Saturday, January 16

Nassau Executive Curran Announces Key Approval of Bay Park Conveyance Project

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Nassau County Executive Laura Curran announced a critical milestone in the Bay Park Conveyance Project with the County Legislature’s unanimous approval of a design-build contract with the New York State Department of Environmental Conservation (DEC) and Western Bays Constructors. The approval of the $439 million Bay Park Conveyance Project is designed to restore the ecosystem and water quality in the South Western Bays by conveying treated effluent from the Bay Park Sewage Treatment Plant to the Cedar Creek Water Pollution Control Plant’s ocean outfall pipe through underground tunnels. The project will significantly reduce nitrogen loading from wastewater effluent entering the Western Bays each year to achieve significant resiliency benefits. Governor Andrew M. Cuomo announced the selection of Western Bays Constructors as the design-build contractor selected for the construction of the New York State-expedited joint State-County project on Nov. 6.

“I thank Governor Cuomo for his commitment to Long Island’s environment and the Legislature for unanimously approving one of the most significant and innovative ecological projects in Long Island history,” said Nassau County Executive Laura Curran. “The Bay Park Conveyance Project will improve water quality and rejuvenate critical marshland and marine life in the bays, resulting in greater storm resiliency and revitalized recreational and economic activities for one of Nassau’s most treasured natural resources.”

DEC Commissioner Basil Seggos said, “Improving Long Island’s water quality has been a priority for Governor Andrew Cuomo since Day One. With our Nassau County partners, New York has worked tirelessly to address the greatest ecological threat to the Western Bays through the Bay Park Conveyance Project, which will restore ecosystems, increase resilience, and support local economies. This milestone is a critical step in advancing this landmark project furthering the State and County’s ability to deliver this project expeditiously and at a lesser cost to taxpayers.”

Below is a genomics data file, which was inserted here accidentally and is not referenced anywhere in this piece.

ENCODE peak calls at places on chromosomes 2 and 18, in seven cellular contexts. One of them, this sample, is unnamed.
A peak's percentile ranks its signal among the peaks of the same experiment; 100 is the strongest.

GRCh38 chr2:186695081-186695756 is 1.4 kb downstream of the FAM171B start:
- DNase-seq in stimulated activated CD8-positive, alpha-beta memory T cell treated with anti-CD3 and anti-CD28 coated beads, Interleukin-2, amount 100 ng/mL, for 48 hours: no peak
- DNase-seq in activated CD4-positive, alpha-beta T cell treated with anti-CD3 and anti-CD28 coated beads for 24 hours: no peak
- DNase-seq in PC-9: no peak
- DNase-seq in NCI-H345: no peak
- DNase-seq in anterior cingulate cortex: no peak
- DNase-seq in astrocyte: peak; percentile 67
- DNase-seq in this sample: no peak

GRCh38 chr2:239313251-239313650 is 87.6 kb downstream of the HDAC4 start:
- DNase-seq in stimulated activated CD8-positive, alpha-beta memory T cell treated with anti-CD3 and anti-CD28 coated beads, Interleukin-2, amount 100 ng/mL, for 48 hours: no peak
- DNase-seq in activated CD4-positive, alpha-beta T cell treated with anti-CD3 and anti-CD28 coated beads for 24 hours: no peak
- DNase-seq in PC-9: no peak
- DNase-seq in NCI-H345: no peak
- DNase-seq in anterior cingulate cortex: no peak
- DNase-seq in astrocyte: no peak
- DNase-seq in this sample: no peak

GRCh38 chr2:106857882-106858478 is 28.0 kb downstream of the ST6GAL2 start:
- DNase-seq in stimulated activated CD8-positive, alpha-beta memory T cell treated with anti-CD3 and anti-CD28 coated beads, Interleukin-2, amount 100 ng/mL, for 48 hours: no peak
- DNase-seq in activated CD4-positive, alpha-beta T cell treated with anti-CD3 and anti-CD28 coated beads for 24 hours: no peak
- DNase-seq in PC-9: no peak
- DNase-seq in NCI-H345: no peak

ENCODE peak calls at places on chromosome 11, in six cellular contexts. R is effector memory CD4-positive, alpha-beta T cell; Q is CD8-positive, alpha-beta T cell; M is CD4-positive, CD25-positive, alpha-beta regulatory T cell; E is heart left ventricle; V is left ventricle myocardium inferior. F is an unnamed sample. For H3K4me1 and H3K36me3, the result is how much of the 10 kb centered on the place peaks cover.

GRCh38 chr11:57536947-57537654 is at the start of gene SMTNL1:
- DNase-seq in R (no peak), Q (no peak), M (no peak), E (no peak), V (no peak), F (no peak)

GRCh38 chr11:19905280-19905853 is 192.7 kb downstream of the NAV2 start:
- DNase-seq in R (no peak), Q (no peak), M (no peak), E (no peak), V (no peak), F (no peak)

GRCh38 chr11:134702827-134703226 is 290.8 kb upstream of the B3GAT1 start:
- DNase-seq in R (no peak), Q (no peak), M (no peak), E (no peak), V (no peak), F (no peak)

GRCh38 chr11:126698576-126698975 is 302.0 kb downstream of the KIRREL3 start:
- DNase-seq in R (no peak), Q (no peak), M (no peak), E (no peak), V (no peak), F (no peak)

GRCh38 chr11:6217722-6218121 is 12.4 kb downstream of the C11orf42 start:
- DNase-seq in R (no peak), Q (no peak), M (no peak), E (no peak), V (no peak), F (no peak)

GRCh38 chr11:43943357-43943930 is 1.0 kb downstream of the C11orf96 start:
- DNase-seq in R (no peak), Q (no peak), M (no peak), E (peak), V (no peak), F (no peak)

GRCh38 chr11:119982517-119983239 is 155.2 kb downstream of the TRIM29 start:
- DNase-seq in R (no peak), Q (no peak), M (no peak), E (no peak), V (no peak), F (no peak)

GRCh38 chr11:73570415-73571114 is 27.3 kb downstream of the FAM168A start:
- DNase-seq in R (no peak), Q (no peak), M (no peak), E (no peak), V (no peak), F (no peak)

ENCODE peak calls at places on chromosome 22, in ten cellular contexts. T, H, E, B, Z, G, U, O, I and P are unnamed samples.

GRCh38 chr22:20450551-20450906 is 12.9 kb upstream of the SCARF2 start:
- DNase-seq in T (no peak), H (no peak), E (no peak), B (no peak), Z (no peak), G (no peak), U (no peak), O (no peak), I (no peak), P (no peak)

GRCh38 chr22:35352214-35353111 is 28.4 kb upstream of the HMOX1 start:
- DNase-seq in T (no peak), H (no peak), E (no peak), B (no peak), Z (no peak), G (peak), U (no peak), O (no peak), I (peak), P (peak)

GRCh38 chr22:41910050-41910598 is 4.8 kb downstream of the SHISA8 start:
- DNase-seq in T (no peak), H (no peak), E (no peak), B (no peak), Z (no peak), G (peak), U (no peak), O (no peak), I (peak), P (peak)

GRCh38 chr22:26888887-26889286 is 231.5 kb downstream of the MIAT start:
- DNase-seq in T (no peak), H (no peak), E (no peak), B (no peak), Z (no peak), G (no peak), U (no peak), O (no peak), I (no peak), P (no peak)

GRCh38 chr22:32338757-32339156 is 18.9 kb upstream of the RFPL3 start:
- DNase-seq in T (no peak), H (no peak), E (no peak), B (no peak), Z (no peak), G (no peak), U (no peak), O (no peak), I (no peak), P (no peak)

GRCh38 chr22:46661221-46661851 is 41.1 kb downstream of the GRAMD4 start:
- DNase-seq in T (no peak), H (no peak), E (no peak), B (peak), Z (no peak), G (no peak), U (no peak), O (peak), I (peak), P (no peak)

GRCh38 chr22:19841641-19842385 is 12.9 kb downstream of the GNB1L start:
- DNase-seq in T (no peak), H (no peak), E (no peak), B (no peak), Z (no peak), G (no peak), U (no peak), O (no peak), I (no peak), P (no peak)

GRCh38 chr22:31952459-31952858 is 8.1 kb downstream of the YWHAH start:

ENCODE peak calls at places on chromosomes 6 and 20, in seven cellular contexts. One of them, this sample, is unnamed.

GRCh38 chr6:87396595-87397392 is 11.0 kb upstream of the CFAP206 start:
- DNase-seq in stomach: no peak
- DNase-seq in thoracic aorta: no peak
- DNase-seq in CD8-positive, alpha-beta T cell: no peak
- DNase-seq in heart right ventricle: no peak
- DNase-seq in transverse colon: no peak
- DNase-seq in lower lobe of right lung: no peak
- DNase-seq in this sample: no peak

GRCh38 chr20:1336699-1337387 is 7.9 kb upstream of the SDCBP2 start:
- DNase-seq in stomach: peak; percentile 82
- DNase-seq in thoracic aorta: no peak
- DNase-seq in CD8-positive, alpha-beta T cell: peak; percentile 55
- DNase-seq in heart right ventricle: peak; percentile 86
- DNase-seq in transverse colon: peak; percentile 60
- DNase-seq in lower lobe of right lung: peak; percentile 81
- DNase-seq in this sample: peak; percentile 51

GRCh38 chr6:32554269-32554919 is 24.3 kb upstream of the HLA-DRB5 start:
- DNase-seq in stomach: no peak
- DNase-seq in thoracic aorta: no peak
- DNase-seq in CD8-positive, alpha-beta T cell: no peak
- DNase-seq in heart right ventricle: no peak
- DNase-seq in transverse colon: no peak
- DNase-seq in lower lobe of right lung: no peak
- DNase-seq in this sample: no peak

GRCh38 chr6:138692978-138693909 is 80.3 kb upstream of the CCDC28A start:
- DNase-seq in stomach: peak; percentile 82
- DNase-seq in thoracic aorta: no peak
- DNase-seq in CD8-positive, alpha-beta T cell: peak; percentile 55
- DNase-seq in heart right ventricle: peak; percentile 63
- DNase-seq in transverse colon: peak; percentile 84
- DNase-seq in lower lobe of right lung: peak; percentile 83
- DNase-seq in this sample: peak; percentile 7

Built in 1949, the Bay Park Sewage Treatment Plant serves more than half a million Nassau County residents and discharges an average of 52 million gallons of treated effluent into the Western Bays each day, adversely affecting some 10,000 acres of water and tidal marshland. The nitrogen contained in treated effluent breaks down and severely damages coastal marshes serving as natural storm surge barriers protecting hundreds of thousands of residents and millions of dollars in property along the South Shore of Long Island.

The design-build contract will next require the approval of the Nassau County Comptroller, Nassau County Finance Control Board and County Executive Curran before it is submitted to the New York State Department of Environmental Conservation, New York State Attorney General and Comptroller for final approval. Construction of the project will take less than three years.


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